Vale Glen Bailey, one of CQ's best known racing administrators.
Vale Glen Bailey, one of CQ's best known racing administrators.

VALE GLEN BAILEY: Racing icon remembered as a gentle giant

Glen Bailey, one of Central Queensland’s best known racing administrators during the 1970’s and 80’s, has died in Brisbane following a long illness.

Bailey, 81 was the Chairman of Stewards for both the Rockhampton Jockey Club and Rockhampton Harness Racing Club at intervals during that period after rising through the ranks.

Born in Mt Isa in August 1939, Bailey joined the Queensland Police Force in 1958 and during the next 11 years served at Longreach, Mackay, Gladstone and Rockhampton.

During his tenure in the force, he dabbled in training racehorses and became smitten by the bug which eventually led to his administrative roles in racing and trotting as it was known at the time.

A man’s man and a very formidable opponent on the rugby league field, his son Terry, now a senior steward with the Hong Kong Jockey Club related some anecdotes about his father.

“Dad played rugby league while he was the policeman based at Longreach. Imagine how tough you would have had to have been to do that in those days”, Terry said.

Glen Bailey is remembered as a very strict steward but also a very fair one at that.

The consensus of opinion from those trainers and jockeys that worked under him in that era was that he wouldn’t tolerate any nonsense.

Former top Rockhampton jockey Mark Unwin was a close personal friend with son Terry who he grew up with in Rockhampton.

“Mr Bailey pulled me aside one day when I was a young apprentice and told it to me straight. I remember him saying just because you are good mates with Terry don’t go expecting any favours. If anything, I’ll expect more from you”, Unwin a trackwork rider at Callaghan Park recalled.

Unwin said Glen Bailey was a tough stipe who had no favourites and expected everyone to adhere to racing rules.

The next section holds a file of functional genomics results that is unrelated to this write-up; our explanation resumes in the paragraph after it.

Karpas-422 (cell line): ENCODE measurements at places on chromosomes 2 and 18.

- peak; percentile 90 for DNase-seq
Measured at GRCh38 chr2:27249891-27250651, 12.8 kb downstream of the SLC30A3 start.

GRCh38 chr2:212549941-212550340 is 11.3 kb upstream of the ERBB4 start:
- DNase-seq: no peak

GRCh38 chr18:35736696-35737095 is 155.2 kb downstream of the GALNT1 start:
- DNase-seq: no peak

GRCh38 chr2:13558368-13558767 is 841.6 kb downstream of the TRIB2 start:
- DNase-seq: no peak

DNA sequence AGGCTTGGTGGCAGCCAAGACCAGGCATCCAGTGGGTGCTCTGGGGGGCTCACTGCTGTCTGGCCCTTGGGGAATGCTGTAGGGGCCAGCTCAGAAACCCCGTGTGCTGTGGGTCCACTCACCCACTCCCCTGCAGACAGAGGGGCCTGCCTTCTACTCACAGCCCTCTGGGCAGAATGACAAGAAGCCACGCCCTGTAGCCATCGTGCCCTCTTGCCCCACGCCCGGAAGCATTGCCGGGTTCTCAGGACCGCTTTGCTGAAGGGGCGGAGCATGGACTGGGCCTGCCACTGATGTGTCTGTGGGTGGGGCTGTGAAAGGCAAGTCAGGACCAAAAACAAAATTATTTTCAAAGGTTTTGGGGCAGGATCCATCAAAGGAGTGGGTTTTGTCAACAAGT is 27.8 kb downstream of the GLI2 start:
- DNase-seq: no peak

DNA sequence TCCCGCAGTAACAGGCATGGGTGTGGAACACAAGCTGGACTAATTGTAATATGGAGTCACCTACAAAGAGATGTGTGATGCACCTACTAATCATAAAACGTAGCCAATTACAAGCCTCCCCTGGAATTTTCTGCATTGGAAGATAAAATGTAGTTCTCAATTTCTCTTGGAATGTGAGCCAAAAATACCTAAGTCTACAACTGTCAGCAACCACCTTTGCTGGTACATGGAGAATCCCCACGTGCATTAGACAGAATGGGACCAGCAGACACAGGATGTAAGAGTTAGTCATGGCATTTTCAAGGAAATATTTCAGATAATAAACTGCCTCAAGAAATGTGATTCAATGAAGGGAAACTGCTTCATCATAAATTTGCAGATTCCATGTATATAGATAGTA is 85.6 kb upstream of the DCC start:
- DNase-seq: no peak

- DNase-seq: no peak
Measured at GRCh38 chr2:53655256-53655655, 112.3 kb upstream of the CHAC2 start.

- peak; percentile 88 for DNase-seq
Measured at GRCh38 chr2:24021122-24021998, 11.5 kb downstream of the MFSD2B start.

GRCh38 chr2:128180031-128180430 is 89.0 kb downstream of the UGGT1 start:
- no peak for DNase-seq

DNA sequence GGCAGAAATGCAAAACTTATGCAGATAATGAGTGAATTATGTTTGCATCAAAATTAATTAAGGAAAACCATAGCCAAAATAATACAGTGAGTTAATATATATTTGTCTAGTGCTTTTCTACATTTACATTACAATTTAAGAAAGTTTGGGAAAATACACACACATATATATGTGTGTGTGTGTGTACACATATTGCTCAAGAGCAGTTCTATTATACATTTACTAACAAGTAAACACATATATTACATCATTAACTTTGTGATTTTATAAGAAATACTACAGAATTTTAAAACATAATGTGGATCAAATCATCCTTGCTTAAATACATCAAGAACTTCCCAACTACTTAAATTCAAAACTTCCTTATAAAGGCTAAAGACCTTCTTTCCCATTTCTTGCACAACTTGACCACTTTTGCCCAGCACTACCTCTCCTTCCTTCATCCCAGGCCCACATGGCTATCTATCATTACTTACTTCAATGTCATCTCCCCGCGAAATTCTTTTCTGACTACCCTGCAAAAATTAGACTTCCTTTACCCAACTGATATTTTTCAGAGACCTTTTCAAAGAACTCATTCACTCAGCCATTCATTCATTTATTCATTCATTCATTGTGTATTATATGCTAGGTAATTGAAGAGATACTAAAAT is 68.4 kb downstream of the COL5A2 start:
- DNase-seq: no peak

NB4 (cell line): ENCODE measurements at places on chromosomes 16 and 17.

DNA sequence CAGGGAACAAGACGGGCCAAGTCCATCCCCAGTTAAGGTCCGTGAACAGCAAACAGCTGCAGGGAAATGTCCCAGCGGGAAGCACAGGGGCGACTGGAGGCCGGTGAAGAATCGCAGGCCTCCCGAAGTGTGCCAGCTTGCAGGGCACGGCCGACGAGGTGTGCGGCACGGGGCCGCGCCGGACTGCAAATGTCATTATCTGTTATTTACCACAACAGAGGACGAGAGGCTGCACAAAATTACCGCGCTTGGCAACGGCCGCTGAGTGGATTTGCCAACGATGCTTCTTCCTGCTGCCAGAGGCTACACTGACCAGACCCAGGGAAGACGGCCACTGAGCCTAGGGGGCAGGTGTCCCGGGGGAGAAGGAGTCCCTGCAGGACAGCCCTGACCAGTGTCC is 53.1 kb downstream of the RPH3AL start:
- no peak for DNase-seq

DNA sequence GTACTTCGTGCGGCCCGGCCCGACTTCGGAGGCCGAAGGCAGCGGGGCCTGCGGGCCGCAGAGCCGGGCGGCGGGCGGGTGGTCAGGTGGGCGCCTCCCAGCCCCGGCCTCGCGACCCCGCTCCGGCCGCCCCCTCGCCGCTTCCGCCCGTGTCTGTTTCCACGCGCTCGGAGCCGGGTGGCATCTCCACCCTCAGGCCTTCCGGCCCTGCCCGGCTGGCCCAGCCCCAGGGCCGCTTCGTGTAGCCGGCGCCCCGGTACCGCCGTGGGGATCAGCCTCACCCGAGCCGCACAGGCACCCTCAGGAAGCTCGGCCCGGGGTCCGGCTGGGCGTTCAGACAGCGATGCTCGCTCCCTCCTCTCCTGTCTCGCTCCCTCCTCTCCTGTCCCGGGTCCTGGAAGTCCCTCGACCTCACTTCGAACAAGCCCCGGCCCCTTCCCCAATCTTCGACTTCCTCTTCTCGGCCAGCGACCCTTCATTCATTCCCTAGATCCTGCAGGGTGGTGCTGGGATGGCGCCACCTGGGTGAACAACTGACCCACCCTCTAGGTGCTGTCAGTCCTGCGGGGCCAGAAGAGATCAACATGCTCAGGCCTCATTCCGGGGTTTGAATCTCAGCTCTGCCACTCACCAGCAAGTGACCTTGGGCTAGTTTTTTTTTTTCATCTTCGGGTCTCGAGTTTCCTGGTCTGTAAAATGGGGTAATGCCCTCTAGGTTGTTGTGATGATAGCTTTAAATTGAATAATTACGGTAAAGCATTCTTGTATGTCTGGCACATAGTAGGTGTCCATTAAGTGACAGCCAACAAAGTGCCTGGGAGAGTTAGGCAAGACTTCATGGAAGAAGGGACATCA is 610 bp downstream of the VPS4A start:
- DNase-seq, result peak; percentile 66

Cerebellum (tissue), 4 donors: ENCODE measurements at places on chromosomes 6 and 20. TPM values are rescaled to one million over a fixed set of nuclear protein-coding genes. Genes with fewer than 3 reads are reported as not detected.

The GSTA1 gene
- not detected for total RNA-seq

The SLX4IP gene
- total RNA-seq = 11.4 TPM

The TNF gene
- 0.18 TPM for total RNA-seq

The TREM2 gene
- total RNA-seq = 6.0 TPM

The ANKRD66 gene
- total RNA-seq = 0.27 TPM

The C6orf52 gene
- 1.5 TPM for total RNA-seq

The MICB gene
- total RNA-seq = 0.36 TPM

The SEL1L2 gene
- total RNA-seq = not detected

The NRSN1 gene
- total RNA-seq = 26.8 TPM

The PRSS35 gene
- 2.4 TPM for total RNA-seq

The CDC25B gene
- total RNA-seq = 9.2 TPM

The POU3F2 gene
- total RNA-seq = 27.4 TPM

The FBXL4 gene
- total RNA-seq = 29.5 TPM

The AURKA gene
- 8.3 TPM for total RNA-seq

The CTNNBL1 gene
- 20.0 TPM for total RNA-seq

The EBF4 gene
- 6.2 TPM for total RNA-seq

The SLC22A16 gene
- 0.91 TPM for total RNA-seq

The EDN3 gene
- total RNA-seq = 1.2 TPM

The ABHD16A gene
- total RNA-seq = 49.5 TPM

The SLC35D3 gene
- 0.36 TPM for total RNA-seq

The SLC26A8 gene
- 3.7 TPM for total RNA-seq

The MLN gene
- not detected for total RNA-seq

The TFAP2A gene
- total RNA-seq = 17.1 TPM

While his sometimes seemingly gruff persona and strong physical appearance went a long way to act as a deterrent to intending rule breakers, in many ways Glen Bailey was a gentle giant.

Unwin relates how Glen was instrumental in ensuring the apprentice did not become a spendthrift of his riding earnings held in trust by the RJC when they were released to him at the end of his six-year apprenticeship.

“Mr Bailey came to me and said I want you to go for a drive. He arranged to have me taken over to Park Avenue and said ‘’I want you to invest that money in buying a house for sale there’’. I said ‘’no I don’t want to do that’’. He said you will as I have seen too many kids (apprentices) blow their money when they come out of their time and have nothing to show for it. You’ll do that too unless you get this house”, Unwin said.

Fortunately, Mark Unwin heeded Glen Bailey’s advice be it from fear or sound reasoning and bought the house thereby having something to show for all those years work.

“I’m glad I did what he suggested – no what he told me to do and I will always be indebted to Mr Bailey for that”, Mark said.

Glen Bailey’s funeral service will be held at Redcliffe on Monday but his passion and legacy for a “level playing field” in racing will live on.

His son Terry will deliver the eulogy via a website link from the Hong Kong Jockey Club offices which is world’s away from where T. Bailey commenced his racing career as a junior at Callaghan Park, Rockhampton.

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